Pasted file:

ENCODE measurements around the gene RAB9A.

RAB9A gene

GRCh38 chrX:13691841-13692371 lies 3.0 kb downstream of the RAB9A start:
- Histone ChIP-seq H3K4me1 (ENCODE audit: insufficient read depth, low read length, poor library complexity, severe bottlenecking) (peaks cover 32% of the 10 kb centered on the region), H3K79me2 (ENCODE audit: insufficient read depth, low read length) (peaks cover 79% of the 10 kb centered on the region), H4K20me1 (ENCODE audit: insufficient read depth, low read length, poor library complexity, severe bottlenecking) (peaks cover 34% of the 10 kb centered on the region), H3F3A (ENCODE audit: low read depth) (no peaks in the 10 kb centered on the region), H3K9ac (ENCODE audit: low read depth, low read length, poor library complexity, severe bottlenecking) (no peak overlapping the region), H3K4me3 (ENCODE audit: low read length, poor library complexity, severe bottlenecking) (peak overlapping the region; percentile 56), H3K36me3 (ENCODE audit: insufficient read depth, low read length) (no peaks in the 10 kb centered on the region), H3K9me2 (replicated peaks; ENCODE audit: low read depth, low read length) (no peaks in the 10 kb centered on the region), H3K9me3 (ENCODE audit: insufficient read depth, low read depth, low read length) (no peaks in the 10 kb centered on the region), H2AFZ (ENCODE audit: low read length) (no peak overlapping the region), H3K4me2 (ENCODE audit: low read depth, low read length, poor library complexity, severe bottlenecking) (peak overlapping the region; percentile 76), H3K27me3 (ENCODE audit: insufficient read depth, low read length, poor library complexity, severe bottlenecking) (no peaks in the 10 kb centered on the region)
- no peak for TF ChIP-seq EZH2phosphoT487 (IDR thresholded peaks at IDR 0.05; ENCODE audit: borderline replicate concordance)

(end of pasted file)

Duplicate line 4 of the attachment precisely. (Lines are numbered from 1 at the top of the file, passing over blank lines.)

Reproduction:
- Histone ChIP-seq H3K4me1 (ENCODE audit: insufficient read depth, low read length, poor library complexity, severe bottlenecking) (peaks cover 32% of the 10 kb centered on the region), H3K79me2 (ENCODE audit: insufficient read depth, low read length) (peaks cover 79% of the 10 kb centered on the region), H4K20me1 (ENCODE audit: insufficient read depth, low read length, poor library complexity, severe bottlenecking) (peaks cover 34% of the 10 kb centered on the region), H3F3A (ENCODE audit: low read depth) (no peaks in the 10 kb centered on the region), H3K9ac (ENCODE audit: low read depth, low read length, poor library complexity, severe bottlenecking) (no peak overlapping the region), H3K4me3 (ENCODE audit: low read length, poor library complexity, severe bottlenecking) (peak overlapping the region; percentile 56), H3K36me3 (ENCODE audit: insufficient read depth, low read length) (no peaks in the 10 kb centered on the region), H3K9me2 (replicated peaks; ENCODE audit: low read depth, low read length) (no peaks in the 10 kb centered on the region), H3K9me3 (ENCODE audit: insufficient read depth, low read depth, low read length) (no peaks in the 10 kb centered on the region), H2AFZ (ENCODE audit: low read length) (no peak overlapping the region), H3K4me2 (ENCODE audit: low read depth, low read length, poor library complexity, severe bottlenecking) (peak overlapping the region; percentile 76), H3K27me3 (ENCODE audit: insufficient read depth, low read length, poor library complexity, severe bottlenecking) (no peaks in the 10 kb centered on the region)